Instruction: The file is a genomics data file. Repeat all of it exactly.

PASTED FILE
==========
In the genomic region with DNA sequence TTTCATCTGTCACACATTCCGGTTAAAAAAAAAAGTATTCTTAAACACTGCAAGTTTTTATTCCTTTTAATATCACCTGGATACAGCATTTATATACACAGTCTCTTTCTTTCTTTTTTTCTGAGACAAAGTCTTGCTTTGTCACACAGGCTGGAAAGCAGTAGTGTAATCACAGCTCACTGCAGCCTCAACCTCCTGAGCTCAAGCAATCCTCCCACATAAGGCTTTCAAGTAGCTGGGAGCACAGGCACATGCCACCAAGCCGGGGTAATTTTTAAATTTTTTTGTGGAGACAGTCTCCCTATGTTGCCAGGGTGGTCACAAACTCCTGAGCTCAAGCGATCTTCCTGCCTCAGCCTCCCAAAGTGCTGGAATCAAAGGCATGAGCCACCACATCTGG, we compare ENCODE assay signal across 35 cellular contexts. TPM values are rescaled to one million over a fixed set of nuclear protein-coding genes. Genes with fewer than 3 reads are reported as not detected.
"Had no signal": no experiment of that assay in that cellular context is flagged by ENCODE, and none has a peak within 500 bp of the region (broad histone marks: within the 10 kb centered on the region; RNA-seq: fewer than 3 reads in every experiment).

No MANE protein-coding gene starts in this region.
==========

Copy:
In the genomic region with DNA sequence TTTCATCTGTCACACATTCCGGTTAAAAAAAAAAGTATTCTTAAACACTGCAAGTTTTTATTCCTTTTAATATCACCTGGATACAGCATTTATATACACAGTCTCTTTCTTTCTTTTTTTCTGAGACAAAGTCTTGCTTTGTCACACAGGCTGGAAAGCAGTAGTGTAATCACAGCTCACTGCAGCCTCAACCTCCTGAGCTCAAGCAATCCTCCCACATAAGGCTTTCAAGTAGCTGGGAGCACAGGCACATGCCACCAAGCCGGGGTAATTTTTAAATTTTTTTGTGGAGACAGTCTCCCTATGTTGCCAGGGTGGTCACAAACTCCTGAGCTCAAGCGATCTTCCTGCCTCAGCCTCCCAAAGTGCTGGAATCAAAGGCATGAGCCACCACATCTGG, we compare ENCODE assay signal across 35 cellular contexts. TPM values are rescaled to one million over a fixed set of nuclear protein-coding genes. Genes with fewer than 3 reads are reported as not detected.
"Had no signal": no experiment of that assay in that cellular context is flagged by ENCODE, and none has a peak within 500 bp of the region (broad histone marks: within the 10 kb centered on the region; RNA-seq: fewer than 3 reads in every experiment).

No MANE protein-coding gene starts in this region.